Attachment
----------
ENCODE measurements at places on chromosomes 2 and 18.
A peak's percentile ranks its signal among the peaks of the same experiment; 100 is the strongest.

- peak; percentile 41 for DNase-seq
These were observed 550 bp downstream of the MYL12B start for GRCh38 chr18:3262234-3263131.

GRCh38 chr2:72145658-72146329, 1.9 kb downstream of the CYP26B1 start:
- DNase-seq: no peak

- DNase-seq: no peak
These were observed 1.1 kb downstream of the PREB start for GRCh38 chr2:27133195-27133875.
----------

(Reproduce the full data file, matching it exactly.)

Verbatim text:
ENCODE measurements at places on chromosomes 2 and 18.
A peak's percentile ranks its signal among the peaks of the same experiment; 100 is the strongest.

- peak; percentile 41 for DNase-seq
These were observed 550 bp downstream of the MYL12B start for GRCh38 chr18:3262234-3263131.

GRCh38 chr2:72145658-72146329, 1.9 kb downstream of the CYP26B1 start:
- DNase-seq: no peak

- DNase-seq: no peak
These were observed 1.1 kb downstream of the PREB start for GRCh38 chr2:27133195-27133875.